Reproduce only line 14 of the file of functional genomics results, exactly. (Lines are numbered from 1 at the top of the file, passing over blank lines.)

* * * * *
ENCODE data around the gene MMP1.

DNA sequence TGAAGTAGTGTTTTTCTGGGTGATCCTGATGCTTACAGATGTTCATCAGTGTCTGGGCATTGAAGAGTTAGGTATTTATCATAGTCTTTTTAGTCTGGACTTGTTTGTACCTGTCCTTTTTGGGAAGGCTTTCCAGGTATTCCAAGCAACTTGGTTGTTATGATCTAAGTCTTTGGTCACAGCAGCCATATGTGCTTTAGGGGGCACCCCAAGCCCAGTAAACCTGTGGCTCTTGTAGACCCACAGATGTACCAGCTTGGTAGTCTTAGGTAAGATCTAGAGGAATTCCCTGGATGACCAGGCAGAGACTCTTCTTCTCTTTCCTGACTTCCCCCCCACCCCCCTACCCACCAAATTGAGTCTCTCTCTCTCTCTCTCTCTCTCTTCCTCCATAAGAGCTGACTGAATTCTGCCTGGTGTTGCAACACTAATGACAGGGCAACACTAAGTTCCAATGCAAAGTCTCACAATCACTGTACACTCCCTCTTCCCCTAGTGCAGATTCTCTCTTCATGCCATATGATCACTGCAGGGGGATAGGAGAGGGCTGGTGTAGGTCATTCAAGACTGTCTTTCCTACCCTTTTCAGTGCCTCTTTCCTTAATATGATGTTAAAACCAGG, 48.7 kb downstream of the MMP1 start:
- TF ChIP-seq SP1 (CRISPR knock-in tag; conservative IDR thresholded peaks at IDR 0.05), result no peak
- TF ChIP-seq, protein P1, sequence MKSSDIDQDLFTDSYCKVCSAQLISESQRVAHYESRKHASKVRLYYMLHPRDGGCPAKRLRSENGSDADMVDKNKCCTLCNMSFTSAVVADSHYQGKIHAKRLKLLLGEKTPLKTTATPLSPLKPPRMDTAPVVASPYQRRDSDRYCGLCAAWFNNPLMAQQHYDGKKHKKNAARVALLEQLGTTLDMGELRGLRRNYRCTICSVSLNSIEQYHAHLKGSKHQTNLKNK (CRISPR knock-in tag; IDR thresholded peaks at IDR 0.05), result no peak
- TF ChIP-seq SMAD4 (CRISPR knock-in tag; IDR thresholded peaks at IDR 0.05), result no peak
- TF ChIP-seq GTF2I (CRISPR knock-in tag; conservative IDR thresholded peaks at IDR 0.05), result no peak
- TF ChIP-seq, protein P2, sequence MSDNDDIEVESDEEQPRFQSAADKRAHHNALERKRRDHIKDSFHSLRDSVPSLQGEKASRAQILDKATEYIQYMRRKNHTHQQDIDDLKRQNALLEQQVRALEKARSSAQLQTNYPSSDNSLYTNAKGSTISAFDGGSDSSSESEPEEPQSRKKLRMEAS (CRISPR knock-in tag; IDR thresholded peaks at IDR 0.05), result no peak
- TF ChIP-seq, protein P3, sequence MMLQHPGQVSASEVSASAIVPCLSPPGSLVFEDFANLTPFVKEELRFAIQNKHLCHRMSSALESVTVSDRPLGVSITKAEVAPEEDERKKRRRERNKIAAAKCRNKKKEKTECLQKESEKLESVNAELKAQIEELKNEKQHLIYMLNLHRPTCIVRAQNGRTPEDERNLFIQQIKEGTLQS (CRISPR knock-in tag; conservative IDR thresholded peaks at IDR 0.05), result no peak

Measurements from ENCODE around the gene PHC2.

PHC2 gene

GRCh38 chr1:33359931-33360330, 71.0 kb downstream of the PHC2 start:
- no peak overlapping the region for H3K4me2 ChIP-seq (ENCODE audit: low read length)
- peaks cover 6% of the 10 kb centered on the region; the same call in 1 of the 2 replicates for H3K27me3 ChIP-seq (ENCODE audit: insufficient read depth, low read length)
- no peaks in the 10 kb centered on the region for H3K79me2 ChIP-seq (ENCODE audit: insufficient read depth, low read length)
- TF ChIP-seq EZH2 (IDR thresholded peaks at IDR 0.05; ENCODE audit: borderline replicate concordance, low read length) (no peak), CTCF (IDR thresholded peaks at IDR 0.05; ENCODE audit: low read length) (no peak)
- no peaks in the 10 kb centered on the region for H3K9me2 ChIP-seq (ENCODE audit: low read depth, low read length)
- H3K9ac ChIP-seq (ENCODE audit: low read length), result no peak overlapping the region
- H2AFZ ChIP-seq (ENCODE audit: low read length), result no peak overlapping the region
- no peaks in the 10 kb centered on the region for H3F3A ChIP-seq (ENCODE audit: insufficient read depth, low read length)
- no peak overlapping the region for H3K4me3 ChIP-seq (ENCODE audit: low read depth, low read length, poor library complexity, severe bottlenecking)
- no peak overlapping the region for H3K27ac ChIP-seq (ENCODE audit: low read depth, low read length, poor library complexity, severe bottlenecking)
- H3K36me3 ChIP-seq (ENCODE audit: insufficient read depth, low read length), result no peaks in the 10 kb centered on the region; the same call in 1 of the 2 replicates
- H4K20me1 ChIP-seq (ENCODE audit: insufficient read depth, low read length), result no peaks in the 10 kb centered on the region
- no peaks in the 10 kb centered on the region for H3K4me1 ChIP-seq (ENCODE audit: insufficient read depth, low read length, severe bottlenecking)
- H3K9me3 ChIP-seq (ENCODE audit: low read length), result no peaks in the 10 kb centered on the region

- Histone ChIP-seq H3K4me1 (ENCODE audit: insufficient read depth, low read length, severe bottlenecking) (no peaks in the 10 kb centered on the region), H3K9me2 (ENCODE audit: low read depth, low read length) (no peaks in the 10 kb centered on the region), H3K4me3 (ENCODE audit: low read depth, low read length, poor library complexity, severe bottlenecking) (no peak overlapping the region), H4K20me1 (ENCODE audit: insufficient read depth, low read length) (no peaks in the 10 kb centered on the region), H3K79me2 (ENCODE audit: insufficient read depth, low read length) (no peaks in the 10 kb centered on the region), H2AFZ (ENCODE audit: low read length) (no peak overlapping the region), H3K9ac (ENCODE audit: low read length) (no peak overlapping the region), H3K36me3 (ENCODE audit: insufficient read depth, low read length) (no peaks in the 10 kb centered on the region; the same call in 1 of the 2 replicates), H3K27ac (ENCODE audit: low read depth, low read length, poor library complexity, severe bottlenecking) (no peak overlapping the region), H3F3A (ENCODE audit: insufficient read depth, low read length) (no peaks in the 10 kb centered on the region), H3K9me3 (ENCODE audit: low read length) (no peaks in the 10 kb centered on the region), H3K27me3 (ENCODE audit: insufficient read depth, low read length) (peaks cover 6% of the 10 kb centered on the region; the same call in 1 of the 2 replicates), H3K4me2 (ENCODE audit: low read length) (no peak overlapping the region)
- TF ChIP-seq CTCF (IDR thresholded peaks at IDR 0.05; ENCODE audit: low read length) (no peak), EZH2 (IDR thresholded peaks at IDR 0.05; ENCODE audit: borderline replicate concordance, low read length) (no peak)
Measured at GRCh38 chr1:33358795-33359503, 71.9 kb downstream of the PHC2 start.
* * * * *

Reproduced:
- no peaks in the 10 kb centered on the region for H3K79me2 ChIP-seq (ENCODE audit: insufficient read depth, low read length)